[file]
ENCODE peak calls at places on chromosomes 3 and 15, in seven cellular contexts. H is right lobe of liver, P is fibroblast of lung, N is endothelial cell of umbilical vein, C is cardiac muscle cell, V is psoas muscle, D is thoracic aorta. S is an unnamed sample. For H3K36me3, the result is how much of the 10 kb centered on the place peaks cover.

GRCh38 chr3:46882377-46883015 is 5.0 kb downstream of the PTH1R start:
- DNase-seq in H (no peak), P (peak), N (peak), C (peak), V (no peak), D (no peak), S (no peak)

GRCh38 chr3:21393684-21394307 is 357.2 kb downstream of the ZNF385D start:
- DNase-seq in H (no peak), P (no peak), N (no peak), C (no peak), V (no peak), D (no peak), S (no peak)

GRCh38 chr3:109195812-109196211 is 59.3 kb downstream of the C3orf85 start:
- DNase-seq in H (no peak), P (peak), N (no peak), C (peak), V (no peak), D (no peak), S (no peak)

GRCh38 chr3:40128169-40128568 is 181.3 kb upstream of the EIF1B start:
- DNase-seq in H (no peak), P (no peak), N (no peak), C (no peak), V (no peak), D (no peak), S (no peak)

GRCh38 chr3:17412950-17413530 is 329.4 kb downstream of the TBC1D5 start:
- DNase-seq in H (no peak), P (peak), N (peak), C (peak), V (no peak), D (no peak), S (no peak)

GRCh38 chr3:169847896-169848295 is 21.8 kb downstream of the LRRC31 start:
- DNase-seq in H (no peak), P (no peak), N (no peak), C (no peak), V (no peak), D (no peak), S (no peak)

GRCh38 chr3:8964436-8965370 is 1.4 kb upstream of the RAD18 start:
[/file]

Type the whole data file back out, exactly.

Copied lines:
ENCODE peak calls at places on chromosomes 3 and 15, in seven cellular contexts. H is right lobe of liver, P is fibroblast of lung, N is endothelial cell of umbilical vein, C is cardiac muscle cell, V is psoas muscle, D is thoracic aorta. S is an unnamed sample. For H3K36me3, the result is how much of the 10 kb centered on the place peaks cover.

GRCh38 chr3:46882377-46883015 is 5.0 kb downstream of the PTH1R start:
- DNase-seq in H (no peak), P (peak), N (peak), C (peak), V (no peak), D (no peak), S (no peak)

GRCh38 chr3:21393684-21394307 is 357.2 kb downstream of the ZNF385D start:
- DNase-seq in H (no peak), P (no peak), N (no peak), C (no peak), V (no peak), D (no peak), S (no peak)

GRCh38 chr3:109195812-109196211 is 59.3 kb downstream of the C3orf85 start:
- DNase-seq in H (no peak), P (peak), N (no peak), C (peak), V (no peak), D (no peak), S (no peak)

GRCh38 chr3:40128169-40128568 is 181.3 kb upstream of the EIF1B start:
- DNase-seq in H (no peak), P (no peak), N (no peak), C (no peak), V (no peak), D (no peak), S (no peak)

GRCh38 chr3:17412950-17413530 is 329.4 kb downstream of the TBC1D5 start:
- DNase-seq in H (no peak), P (peak), N (peak), C (peak), V (no peak), D (no peak), S (no peak)

GRCh38 chr3:169847896-169848295 is 21.8 kb downstream of the LRRC31 start:
- DNase-seq in H (no peak), P (no peak), N (no peak), C (no peak), V (no peak), D (no peak), S (no peak)

GRCh38 chr3:8964436-8965370 is 1.4 kb upstream of the RAD18 start: